Editor’s Note: This story is part of an ongoing series, “Living Hawaii,” that examines the economic and social impacts of our high cost of living and what it will take to bring down “the price of paradise.” Submit your suggestions for what stories and topics we should cover, or join the conversation at our Cost of Living Facebook page. 
Zuri Aki wakes up in a home that’s separated from his job by 16 miles of pavement.

His commute might not sound extreme. But with obstacles like construction, collisions and routine rush hour traffic, the distance feels far longer. 

Aki’s average one-way commute to Honolulu takes 45 minutes without a hitch. The drive nearly doubles when there’s a crash or road block. The island’s unavoidable and unpredictable commuter traffic is a drain on his health, his wallet and his ability to be present as a parent.

Zuri Aki leaves his multigenerational home on his way on a long commute from Mililani to town

Zuri Aki spends his long car commute between Mililani and Honolulu listening to CD language courses. He is learning to speak Japanese and German.

Cory Lum/Civil Beat

“The biggest problem I have is I’m totally missing out on my children’s lives because of all this time that I’m stuck in the car instead of being at home,” said Aki, who is 36 and lives with his wife and two young children, as well as his aunt and uncle.

“It breaks my heart. They are sleeping when I leave in the morning and they are getting ready for bed when I get home. It eats me alive.”

Aki, who ran unsuccessfully for the Hawaii House of Representatives earlier this year,  is the third generation in his family to call Mililani home. He has considered relocating to Honolulu, where he works as a public policy advocate for the Office of Hawaiian Affairs. But he doesn’t want to break up his multigenerational household or separate his kids, ages 5 and 1, from the family’s neighborhood network of longtime friends and relatives.

He doesn’t want to give up the front lawn. Or the quiet nights.

He laments that government planners haven’t done more to secure better economic opportunities in the suburban communities where so many longtime local families live.

“I guess they didn’t plan things right in Hawaii,” he said.

On Oahu, the average distance between people’s homes and available jobs is shortening, bucking a national trend in which residents of metropolitan areas are traveling longer distances for work.

As Honolulu’s population has grown, the average number of jobs within a typical commute distance for residents has increased by nearly 9 percent from 2010 to 2012, according to the Brookings Institution.  

That’s good news, right?

Yet despite the flourishing number of jobs closer to home, the island’s average commute time is climbing. Workers on Oahu now have an average one-way commute time of more than 29 minutes, according to U.S. Census data. 

In turn, extremely long commutes are becoming more common. The number of Hawaii residents commuting 90 minutes or more soared 63 percent from 2010 to 2015, to almost 17,000 people, according to an analysis of Census data by Pew Research Center.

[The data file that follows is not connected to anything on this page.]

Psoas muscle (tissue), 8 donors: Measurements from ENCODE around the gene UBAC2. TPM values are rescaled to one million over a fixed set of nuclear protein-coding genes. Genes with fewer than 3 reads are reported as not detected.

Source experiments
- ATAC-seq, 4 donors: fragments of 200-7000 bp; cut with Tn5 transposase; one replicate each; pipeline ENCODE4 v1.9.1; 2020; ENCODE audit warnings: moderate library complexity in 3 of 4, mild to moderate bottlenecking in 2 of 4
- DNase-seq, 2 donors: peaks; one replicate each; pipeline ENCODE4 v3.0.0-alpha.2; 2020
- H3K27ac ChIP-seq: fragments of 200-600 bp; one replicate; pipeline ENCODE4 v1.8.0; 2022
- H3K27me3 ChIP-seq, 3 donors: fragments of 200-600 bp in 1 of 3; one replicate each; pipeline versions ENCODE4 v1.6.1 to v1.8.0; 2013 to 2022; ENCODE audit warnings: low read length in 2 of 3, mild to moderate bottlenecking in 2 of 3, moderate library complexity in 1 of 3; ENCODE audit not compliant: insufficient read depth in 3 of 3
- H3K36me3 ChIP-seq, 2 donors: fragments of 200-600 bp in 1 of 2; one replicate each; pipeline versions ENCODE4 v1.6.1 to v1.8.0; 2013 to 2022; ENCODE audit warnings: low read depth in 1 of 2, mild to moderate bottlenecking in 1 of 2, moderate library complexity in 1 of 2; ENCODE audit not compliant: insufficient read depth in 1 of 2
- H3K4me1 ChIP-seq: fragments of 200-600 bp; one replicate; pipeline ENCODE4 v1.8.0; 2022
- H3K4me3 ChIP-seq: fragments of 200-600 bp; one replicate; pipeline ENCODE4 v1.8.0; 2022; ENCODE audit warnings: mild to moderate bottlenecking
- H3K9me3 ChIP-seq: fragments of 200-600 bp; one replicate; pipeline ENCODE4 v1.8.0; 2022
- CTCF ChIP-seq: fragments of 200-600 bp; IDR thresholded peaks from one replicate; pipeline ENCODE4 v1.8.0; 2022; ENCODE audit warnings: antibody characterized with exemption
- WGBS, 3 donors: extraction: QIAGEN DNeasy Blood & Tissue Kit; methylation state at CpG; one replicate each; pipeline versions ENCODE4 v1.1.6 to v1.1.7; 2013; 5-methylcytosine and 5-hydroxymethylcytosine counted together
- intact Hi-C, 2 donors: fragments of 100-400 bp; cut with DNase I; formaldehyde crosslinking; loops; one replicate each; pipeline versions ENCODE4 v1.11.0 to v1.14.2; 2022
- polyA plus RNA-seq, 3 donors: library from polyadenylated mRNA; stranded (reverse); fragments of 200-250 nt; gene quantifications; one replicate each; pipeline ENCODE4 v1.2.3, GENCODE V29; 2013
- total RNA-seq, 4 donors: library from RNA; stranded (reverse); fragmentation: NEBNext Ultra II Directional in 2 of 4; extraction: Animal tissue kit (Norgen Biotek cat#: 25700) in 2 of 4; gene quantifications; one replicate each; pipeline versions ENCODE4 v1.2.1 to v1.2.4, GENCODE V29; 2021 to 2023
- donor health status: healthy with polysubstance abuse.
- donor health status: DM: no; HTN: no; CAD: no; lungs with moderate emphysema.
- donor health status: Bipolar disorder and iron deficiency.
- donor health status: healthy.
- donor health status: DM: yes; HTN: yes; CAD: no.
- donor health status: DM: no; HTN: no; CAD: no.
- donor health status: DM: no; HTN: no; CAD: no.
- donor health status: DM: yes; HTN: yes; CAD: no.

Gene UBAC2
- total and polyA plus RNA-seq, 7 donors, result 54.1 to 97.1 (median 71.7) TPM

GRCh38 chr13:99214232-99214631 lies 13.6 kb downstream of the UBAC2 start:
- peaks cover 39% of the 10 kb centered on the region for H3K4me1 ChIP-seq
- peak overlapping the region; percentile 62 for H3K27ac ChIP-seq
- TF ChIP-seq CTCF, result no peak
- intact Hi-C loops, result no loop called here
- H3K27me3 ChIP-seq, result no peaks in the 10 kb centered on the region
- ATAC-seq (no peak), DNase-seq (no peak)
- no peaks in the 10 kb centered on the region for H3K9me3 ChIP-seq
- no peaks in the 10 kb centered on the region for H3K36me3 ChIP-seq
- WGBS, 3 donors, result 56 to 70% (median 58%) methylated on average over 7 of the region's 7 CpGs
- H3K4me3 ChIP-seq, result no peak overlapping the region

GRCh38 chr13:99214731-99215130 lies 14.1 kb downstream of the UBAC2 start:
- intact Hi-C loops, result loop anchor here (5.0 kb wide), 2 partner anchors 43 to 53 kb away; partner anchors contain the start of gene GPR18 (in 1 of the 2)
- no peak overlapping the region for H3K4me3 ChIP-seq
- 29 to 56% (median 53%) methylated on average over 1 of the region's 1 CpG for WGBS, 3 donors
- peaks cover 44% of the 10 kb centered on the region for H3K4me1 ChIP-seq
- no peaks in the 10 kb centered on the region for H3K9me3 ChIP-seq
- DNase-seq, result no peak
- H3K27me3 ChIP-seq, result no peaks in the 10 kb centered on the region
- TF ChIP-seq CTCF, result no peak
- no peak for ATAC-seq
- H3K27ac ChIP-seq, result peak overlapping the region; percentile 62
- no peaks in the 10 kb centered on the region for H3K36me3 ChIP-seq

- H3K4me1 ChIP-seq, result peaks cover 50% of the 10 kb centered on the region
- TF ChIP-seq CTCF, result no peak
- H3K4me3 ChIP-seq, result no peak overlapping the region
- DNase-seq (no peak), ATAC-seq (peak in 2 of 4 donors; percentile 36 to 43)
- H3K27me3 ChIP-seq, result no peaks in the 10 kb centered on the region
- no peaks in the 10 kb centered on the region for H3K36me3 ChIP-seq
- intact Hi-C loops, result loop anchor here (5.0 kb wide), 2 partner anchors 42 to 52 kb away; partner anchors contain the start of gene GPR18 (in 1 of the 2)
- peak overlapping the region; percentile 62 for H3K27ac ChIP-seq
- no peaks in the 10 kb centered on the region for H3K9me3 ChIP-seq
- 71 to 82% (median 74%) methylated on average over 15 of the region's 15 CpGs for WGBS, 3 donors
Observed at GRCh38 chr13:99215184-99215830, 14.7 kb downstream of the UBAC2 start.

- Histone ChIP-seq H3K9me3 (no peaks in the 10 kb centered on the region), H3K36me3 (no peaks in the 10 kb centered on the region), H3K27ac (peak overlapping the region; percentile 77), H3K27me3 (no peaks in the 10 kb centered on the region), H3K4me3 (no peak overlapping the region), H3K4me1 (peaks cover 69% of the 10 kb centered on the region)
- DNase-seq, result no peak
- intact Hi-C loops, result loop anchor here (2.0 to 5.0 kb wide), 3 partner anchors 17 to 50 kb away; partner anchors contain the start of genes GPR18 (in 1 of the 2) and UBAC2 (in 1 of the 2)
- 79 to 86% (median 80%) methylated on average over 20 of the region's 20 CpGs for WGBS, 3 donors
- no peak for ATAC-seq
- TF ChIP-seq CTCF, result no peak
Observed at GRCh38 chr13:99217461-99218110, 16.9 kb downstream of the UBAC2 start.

The average commute may be getting shorter in distance, but it’s growing longer in terms of time.

Brookings calculates the typical commute distance in urban Honolulu at 6.6 miles. But this doesn’t account for how long a handful of miles can take to traverse under the crush of traffic.

Commuters on the island’s more affordable west side regularly leave their homes at 3 or 4 a.m., sometimes stealing a nap while parked on the street or in a garage before the work day begins.

In spite of increasing work opportunities in Oahu’s smaller towns and cities, most well-paying jobs continue to be concentrated in high-priced Honolulu.

In the Mililani area where Aki lives, the number of jobs within a typical commute distance increased by nearly a third from 2010 to 2012. Job opportunities more than doubled during those years in census tracts near Nanakuli, Kapolei and Barbers Point.

But Aki is not feeling relief. Honolulu offers higher-paying work than options in his own community. Making matters worse is the remarkably large increase in commuters who drive to work alone, accelerating the competition of cars vying to make it to work on time.

On Oahu, workers depart for their jobs earlier than the national average, although it’s unclear whether this is specifically due to bad traffic.

Aki calculates he’ll spend 308 days commuting over the next two decades. He’ll spend about $57,000 on gas during those years, according to his assessment.

“It takes your time and it gives you back stress,” Aki said.

Buying A Shorter Commute

A long commute can be expensive. But so is moving into the big city on a housing-starved island.

Louis Scheer spends between 90 minutes and two-and-a-half hours commuting roundtrip on the express bus that runs between his home in Kapolei and his job on Bishop Street in Honolulu.

The number of Hawaii residents commuting 90 minutes or more soared 63 percent from 2010 to 2015. — Pew Research Center

Last year he swapped this brutal commute for a pricey apartment rental in Moiliili, cutting his commute time in half.

“It was amazing,” said the 24-year-old magazine art director.

But he didn’t renew the lease, retreating back to his family’s home in Kapolei after a year. Living near work wasn’t quite worth the price of rent in Honolulu — at least not on his current salary, he said.

“This year of my life has been me trying to get used to this long commute again,” Scheer said. “It’s been pretty hard. Having the time and energy to cook — I miss that.”